November 7, 2023
Researchers from the University of Minnesota College of Veterinary Medicine along with collaborating institutions in the United States and United Kingdom received $3.5 million in funding from the USDA's National Institute of Food and Agriculture, the National Science Foundation and the Biotechnology and Biological Sciences Research Council to study the transmission of viruses during “commingling events”—when unfamiliar animals or people come together in a defined space and time with intensive and sustained contact.
The researchers, led by Noelle Noyes, associate professor in the College of Veterinary Medicine at the University of Minnesota, will work to untangle these dynamics. Noyes and her team will work with partners from Texas A&M University, Mississippi State University and the University of Liverpool, to understand why some people and animals get infected and sick with viruses during commingling events (while others do not), the researchers will use cattle and a cattle-type coronavirus to track how the virus transmits between cattle that are being commingled. They will measure the cattle's immune systems and the microbes that inhabit their body to understand if differences have an impact on whether cattle get infected and sick.
Commingling is associated with increased disease transmission risk—with possible global consequences, as the COVID-19 pandemic has highlighted. Commingling events in humans include mass-gathering events, back-to-school, air travel, incarceration and mass migration. Among animals, commingling routinely occurs during certain stages of livestock production.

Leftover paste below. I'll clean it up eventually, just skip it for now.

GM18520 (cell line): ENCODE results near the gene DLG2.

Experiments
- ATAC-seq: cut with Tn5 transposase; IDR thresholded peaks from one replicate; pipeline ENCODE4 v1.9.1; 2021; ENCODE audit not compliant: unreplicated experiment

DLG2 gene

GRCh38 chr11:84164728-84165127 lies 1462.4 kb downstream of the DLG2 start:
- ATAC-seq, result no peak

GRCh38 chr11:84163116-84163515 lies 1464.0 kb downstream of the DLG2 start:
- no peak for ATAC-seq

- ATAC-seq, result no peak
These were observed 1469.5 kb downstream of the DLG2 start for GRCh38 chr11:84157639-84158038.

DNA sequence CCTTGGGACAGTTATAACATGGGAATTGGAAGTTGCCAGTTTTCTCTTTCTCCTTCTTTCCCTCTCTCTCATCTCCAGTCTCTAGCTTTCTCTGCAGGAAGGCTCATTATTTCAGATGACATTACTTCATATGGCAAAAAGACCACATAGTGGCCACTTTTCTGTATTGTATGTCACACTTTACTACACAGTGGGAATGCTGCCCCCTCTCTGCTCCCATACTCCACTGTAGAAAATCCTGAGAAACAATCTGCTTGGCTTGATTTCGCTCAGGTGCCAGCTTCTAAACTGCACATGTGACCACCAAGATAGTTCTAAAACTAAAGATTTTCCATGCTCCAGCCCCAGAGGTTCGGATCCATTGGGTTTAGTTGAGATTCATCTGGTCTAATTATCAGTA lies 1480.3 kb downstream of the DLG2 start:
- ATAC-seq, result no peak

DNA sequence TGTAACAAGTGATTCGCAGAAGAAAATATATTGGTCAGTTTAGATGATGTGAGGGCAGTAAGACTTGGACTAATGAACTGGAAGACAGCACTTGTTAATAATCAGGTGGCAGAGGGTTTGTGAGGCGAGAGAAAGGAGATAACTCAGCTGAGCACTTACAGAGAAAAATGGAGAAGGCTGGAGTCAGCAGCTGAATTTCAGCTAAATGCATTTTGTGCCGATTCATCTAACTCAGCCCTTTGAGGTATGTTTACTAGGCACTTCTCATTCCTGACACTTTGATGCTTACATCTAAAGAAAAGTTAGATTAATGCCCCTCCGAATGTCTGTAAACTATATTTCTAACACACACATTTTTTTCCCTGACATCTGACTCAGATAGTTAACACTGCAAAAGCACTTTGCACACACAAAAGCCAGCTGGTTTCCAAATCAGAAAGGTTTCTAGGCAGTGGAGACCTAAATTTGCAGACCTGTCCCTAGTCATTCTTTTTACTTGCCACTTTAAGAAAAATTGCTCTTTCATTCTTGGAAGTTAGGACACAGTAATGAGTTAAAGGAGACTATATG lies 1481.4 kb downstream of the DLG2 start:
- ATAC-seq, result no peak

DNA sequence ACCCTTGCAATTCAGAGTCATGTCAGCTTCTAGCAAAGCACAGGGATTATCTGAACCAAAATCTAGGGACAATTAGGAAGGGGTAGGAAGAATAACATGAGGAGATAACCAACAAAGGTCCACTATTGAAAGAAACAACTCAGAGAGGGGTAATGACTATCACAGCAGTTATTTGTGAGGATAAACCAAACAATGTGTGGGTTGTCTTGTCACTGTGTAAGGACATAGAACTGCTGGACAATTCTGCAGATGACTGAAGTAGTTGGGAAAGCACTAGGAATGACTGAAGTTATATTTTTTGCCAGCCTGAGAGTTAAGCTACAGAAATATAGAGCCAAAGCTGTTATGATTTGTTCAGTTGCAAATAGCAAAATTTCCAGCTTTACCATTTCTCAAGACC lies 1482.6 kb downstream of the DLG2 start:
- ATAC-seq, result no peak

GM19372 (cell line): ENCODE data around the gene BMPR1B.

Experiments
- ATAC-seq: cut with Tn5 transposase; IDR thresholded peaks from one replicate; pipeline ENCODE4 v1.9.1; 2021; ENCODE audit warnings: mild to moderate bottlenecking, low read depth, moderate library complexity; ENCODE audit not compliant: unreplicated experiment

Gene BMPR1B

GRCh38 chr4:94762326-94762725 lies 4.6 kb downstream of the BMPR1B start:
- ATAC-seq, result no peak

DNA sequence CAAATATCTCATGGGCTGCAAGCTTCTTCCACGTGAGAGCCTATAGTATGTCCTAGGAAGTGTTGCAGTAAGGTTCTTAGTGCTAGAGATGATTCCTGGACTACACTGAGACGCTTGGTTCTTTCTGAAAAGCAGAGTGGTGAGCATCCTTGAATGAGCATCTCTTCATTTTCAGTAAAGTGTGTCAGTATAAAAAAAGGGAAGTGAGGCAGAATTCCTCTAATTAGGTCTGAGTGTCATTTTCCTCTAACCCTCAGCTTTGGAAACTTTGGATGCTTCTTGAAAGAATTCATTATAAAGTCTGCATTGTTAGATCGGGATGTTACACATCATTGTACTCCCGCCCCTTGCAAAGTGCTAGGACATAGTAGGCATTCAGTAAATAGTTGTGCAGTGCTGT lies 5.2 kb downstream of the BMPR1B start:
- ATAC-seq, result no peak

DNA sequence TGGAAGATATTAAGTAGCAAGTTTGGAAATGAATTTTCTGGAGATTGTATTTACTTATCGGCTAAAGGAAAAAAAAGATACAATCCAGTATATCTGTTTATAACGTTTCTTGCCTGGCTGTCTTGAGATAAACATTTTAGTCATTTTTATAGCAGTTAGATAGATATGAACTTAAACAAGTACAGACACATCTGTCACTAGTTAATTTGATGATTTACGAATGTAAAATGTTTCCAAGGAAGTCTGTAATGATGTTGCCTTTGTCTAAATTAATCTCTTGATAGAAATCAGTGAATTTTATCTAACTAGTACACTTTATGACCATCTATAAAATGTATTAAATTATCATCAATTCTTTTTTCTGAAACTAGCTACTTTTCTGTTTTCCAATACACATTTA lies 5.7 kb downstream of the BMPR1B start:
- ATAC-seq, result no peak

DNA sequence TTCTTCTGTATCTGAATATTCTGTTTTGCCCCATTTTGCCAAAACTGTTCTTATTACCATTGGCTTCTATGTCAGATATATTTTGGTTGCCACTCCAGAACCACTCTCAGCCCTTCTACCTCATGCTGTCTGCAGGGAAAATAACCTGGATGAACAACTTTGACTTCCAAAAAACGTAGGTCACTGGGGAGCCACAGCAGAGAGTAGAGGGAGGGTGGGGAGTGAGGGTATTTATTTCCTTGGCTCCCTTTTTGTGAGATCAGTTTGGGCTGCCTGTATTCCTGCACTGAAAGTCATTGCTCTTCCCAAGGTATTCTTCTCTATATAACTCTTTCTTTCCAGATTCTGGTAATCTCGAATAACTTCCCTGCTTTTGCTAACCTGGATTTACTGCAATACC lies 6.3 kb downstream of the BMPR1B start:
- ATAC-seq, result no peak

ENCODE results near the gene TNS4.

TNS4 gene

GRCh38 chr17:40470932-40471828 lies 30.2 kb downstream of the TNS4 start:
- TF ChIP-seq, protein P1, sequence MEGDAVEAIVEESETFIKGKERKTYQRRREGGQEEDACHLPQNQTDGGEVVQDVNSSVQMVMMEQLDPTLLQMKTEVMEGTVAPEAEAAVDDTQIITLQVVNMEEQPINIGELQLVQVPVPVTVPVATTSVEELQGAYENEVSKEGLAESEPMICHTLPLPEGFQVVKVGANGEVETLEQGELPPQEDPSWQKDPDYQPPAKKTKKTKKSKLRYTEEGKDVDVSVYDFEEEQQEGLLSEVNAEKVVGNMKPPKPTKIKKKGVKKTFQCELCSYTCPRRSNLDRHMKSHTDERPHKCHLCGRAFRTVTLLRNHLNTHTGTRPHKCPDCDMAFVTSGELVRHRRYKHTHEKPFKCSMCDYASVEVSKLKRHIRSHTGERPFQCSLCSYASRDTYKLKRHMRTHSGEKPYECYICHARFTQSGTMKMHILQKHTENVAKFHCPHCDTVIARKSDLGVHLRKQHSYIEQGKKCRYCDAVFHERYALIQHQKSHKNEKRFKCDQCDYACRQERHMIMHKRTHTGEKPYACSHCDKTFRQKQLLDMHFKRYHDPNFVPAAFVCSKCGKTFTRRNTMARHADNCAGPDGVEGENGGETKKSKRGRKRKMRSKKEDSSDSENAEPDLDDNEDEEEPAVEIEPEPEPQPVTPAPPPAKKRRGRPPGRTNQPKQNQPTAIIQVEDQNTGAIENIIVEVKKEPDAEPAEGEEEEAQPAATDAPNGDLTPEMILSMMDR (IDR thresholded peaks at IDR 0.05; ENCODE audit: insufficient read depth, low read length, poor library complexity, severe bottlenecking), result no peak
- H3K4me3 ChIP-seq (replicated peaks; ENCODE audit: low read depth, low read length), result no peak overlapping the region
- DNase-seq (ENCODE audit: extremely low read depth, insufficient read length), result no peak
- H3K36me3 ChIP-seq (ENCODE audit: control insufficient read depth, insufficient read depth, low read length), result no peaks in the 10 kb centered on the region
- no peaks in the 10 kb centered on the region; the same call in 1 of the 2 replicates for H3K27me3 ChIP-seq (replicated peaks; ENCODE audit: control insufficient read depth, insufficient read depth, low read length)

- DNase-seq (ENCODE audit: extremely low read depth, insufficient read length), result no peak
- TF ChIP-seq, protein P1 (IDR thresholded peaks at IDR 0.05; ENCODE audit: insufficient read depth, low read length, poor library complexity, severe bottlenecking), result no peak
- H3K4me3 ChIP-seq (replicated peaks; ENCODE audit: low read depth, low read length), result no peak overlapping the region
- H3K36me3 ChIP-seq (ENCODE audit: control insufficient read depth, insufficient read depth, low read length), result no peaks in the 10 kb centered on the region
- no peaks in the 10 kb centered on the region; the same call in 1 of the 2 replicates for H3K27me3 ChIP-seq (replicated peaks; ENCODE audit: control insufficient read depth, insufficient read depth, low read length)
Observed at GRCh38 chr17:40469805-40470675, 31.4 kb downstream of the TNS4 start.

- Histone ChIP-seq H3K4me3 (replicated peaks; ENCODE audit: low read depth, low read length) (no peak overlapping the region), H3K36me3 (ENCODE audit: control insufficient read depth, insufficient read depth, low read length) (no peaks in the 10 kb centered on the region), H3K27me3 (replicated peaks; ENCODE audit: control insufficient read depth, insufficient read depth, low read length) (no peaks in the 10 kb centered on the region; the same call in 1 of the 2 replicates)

Commingling events are very complex, with multiple stressors. These stressors can alter the body's ability to fight disease, at the same time that the body is being exposed to more pathogens. As the world experiences an inexorable trend towards increasingly frequent, intensive, large-scale commingling events among humans and animals, there is an urgent need to understand virus dynamics specifically during these commingling events.
Using metagenomic and immunological data along with advanced modeling techniques, they will uncover organizing principles of infectious disease transmission during commingling. Their findings will have immediate ramifications for livestock husbandry practices and will advance theoretical understanding of virus behavior for future research.
"We hope to uncover the complex multi-level mechanisms that underlie viral transmission during intensive mixing of unfamiliar calves,” says Joe Neary, principal investigator of the project’s UK activities. “These new insights will better inform calf husbandry practices to reduce infectious disease transmission risk, particularly where newly mixed calves have been sourced from multiple farms."
The study will also expand fundamental scientific understanding of viral behavior. As lead investigator Noyes describes, “A unique aspect of this work is the integration of microbiome dynamics into models of virus transmission at the population level. There’s a lot of scientific evidence about the importance of the microbiome in individual health, but we don’t have as much understanding of how population-level microbiome dynamics may influence pathogen transmission, particularly during situations of heightened disease risk, such as commingling.”
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